Who's your right hand person/who guides you day to day?

My little bro Bede. Beyond having a cooler name than me he has tons of ideas in his vault that I try to coerce out of him. We’ve got a bunch of side projects we work on together and we keep each other in check.

And your almighty mentor that you hope to dethrone?

Shelby Craig – my first boss, a cruisy Californian Aussie with a cool head under pressure. When you start out in the industry it’s a bit like a pinball machine. You’re launched into the bright lights, you get bounced around from side to side a lot and you can fall into holes. It’s important to have someone to help you navigate those early years.

Career-wise, where do you see yourself in 2020 and how do you plan on getting there?

The logical answer is being a creative director but nothing about what we do or where things are going will be linear– to be honest I reckon the world could probably do with a few less egos and hierarchy. I’m not attached to titles. I want to be in a role where I am a listener, a doer, and maker. With the sheer volume of content being created we’re going to have to address hierarchy to keep pace. Mistakes will be made but fall hard, learn fast I say. It’ll be scrappy whilst it evolves but people clanging onto aging frameworks will fall off.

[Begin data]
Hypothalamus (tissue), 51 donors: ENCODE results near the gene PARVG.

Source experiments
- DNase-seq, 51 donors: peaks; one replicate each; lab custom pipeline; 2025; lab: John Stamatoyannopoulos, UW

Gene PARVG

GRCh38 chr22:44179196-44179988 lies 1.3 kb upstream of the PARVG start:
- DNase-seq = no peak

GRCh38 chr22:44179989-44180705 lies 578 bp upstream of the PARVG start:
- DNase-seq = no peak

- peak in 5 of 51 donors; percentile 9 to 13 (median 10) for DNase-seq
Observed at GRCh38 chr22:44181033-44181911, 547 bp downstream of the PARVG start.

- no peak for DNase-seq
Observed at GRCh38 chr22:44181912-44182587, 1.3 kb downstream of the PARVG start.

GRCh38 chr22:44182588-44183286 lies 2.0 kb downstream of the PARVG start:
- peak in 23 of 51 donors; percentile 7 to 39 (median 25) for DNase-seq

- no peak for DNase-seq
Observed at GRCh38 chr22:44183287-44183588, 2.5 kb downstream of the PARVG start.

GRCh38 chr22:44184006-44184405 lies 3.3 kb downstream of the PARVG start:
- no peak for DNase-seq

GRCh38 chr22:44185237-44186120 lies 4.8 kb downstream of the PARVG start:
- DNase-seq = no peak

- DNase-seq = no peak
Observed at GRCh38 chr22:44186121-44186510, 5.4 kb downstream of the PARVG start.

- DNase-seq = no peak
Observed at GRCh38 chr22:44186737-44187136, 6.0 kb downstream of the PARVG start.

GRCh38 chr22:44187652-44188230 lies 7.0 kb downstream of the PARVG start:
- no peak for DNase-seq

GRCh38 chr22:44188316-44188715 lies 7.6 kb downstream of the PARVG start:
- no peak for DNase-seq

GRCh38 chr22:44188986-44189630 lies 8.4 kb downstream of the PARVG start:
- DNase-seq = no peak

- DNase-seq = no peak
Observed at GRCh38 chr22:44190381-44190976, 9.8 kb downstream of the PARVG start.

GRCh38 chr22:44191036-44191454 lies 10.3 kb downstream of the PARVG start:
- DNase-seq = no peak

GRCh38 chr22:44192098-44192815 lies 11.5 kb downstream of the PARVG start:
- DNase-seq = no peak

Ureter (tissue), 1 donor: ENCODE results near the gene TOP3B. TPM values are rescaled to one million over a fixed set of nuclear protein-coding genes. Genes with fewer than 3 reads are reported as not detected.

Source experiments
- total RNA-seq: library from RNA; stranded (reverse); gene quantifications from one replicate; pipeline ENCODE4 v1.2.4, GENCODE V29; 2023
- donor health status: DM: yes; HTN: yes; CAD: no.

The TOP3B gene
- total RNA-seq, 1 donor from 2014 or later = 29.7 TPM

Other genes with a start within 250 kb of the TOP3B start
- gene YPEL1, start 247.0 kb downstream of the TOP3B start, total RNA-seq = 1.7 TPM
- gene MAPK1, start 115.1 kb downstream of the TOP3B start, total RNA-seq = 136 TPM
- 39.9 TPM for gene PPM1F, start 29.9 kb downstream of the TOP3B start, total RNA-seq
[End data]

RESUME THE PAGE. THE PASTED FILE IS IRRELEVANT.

What is the elephant in the room? The thing that no one is talking about – but they should be.

How to sustainably win business. It’s like climate change, decisions based on greedy short term economic gains are destructive and pillage the long term health of our industry. We must put personal self-interest aside. Don’t we want to leave this industry in a healthier place than what we found it?

Where do you turn for inspiration?

Goodreads. It’s the Facebook for book lovers and avid readers; a place to get all geeky and nerdy. When you need a pick me up you open the app and there’s a quote from a literary genius – it’s the perfect way to refuel and keep track of your reading list. Just now we had; “That’s the thing about books. They let you travel without moving your feet.” ~ Jhumpa Lahiri.

Tell us one thing people at work don’t know about you?

When I was a kid to a youngish adult I’d just plough through a cupcake and completely devour the paper. I always wondered why there wasn’t cupcake flavored chewing gum? Not everyone’s thing but I’m sure it’ll be a thing one day.

Favourite advert is:

Before the Game – Beats by Dre. The world speaks football. Side tip - whenever you travel pack a football – the best way to make friends.

What’s your personal motto?

Make memories, not money.

I got into the industry because:

My three year journey to scoring a gig as junior creative was spurred by a hypnotic Heineken ad in 2010. It stopped me dead. It put me in a complete trance. I just needed to know how they pulled it off. I went on a ferocious online stalk to deep and dark places and hunted down everyone from the agency (W+K) and found out what they did – I was hooked. This was art. I wanted to do what they were doing and if I could make a life around doing it that’d be a bonus.

If I wasn't doing this for a living, I'd be:

Writing children’s book and novels or being a professional lifeguard.